Civil Disobedience

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Henry David Thoreau – “Civil Disobedience”libertymaniacs › portfolio › henry david thoreau

civil disobedience- the refusal to comply with certain laws or to pay taxes and fines, as a peaceful form of political protest.
“An individual who breaks a law that conscience tells him is unjust, and who willingly accepts the penalty of imprisonment in order to arouse the conscience of the community over its injustice, is in reality expressing the highest respect for the law.”~Martin Luther King Jr.

“One has not only a legal, but a moral responsibility to obey just laws. Conversely, one has a moral responsibility to disobey unjust laws.” ~Martin Luther King Jr.Letter from the Birmingham Jail

“Protest beyond the law is not a departure from democracy; it is absolutely essential to it.” ~Howard Zinn

What is the context (historical background)?

  • Mexican War

  • Slavery is the law

  • Thoreau refused to pay his poll tax because the money supported slavery.


What is he saying? What do I think or what questions do I have?

(1) I HEARTILY ACCEPT the motto, — "That government is best which governs least";and I should like to see it acted up to more rapidly and systematically. Carried out, it finally amounts to this, which also I believe, — "That government is best which governs not at all"; and when men are prepared for it, that will be the kind of government which they will have. Government is at best but an expedient; but most governments are usually, and all governments are sometimes, inexpedient. The objections which have been brought against a standing army, and they are many and weighty, and deserve to prevail, may also at last be brought against a standing government. The standing army is only an arm of the standing government. The government itself, which is only the mode which the people have chosen to execute their will, is equally liable to be abused and perverted before the people can act through it. Witness the present Mexican war, the work of comparatively a few individuals using the standing government as their tool; for, in the outset, the people would not have consented to this measure.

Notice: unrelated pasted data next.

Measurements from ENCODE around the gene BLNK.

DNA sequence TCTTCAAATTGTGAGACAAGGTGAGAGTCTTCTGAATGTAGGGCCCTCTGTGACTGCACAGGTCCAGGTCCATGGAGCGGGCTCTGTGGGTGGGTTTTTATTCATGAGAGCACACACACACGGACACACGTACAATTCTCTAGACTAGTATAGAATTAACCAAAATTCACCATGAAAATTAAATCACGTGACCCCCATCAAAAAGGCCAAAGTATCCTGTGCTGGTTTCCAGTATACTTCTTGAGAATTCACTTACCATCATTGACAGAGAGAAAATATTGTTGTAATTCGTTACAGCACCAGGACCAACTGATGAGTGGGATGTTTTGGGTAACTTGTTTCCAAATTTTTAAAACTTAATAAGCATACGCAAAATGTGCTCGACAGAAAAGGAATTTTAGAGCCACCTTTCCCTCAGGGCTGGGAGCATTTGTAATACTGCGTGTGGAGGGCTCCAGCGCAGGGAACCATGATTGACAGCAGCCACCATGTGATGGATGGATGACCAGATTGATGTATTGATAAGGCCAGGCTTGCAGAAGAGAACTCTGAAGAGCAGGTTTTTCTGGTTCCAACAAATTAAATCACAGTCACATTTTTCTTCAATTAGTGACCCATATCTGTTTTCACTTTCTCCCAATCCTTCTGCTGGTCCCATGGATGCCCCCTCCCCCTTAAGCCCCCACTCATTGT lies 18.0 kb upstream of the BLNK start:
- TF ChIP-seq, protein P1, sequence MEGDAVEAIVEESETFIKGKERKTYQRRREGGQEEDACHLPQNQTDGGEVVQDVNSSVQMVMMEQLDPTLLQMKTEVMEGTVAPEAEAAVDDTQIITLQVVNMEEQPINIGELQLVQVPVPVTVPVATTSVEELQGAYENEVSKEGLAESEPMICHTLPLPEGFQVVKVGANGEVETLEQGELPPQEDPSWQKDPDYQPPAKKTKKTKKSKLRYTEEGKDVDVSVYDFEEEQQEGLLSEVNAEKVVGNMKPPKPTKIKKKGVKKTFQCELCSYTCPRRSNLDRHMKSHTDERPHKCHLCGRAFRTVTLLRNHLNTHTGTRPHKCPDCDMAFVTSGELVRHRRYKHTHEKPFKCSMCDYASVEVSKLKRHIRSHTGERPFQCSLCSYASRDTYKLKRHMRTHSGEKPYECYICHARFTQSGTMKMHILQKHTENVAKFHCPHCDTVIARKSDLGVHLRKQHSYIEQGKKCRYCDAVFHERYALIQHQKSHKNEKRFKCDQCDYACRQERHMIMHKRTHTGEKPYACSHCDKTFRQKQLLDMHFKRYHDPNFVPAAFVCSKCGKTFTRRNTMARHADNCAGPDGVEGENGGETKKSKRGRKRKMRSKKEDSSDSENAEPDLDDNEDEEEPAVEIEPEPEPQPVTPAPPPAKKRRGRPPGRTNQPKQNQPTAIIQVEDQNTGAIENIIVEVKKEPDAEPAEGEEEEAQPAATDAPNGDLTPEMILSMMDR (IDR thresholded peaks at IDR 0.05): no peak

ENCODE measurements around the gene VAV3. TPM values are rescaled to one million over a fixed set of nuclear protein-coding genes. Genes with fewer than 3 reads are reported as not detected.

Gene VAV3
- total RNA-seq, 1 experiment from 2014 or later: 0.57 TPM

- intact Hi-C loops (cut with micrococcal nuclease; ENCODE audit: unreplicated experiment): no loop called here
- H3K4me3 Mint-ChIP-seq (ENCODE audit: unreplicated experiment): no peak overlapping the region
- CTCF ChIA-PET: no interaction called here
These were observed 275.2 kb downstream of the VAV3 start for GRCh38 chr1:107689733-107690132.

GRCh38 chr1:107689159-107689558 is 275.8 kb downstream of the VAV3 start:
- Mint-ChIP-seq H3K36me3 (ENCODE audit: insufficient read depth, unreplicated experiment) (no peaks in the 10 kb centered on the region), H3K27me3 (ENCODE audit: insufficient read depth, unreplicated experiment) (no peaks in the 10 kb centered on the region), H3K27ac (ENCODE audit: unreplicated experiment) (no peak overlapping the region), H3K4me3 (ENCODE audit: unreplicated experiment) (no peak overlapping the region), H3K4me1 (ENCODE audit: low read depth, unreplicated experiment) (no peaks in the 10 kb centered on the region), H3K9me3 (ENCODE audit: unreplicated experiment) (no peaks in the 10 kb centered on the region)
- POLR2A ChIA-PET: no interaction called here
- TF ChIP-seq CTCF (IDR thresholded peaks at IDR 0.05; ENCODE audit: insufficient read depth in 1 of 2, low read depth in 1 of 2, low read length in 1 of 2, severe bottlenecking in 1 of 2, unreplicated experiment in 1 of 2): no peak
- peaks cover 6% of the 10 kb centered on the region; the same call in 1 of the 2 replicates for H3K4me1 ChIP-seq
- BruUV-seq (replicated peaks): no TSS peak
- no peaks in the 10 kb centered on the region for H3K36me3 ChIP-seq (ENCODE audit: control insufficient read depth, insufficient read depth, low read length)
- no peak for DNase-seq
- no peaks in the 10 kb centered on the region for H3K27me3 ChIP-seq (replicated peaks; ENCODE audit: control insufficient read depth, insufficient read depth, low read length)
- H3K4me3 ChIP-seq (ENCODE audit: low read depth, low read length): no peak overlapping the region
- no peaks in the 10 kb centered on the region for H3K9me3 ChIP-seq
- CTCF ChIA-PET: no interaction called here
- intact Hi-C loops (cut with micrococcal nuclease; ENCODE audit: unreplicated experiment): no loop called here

I like Thoreau’s topic sentences. He uses topic sentences to state his ideas very clearly up front.

Thoreau takes this motto a step beyond its original intent.

We are not ready to lack a government/govern ourselves –not realistic to ask people to govern themselves

Expedient – a means of obtaining an end; a practical approach that isn’t necessarily moral, means to an end
Standing army – permanent army, composed of full-time soldiers
The phrase standing army comes up in the The Declaration of Independence. Who else brought a complaint against a standing army?

Colonists rebelled
How does the allusion to the Declaration of Independence help Thoreau here?

Prevail-be widespread at a particular time

Liable-likely, inclined
Army was used as a tool to benefit a few.

People wouldn’t agree if they knew that it would just benefit a few.

(2) But, to speak practically and as a citizen, unlike those who call themselves no government men. I ask for, not at once no government, but at once a better government. Let every man make known what kind of government would command his respect, and that will be one step toward obtaining it. ….

Can there not be a government in which majorities do not virtually decide right and wrong, but conscience?—in which majorities decide only those questions to which the rule of expediency is applicable? Must the citizen ever for a moment, or in the least degree, resign his conscience to the legislator? Why has every man a conscience, then?

I think that we should be men first, and subjects afterward. It is not desirable to cultivate a respect for the law, so much as for the right. The only obligation which I have a right to assume is to do at any time what I think right.
A common and natural result of an undue respect for law is, that you may see a file of soldiers, colonel, captain, corporal, privates, powder-monkeys, and all, marching in admirable order over hill and dale to the wars, against their wills, ay, against their common sense and consciences, which makes it very steep marching indeed, and produces a palpitation of the heart. They have no doubt that it is a damnable business in which they are concerned; they are all peaceably inclined. Now, what are they? Men at all? or small movable forts and magazines, at the service of some unscrupulous man in power?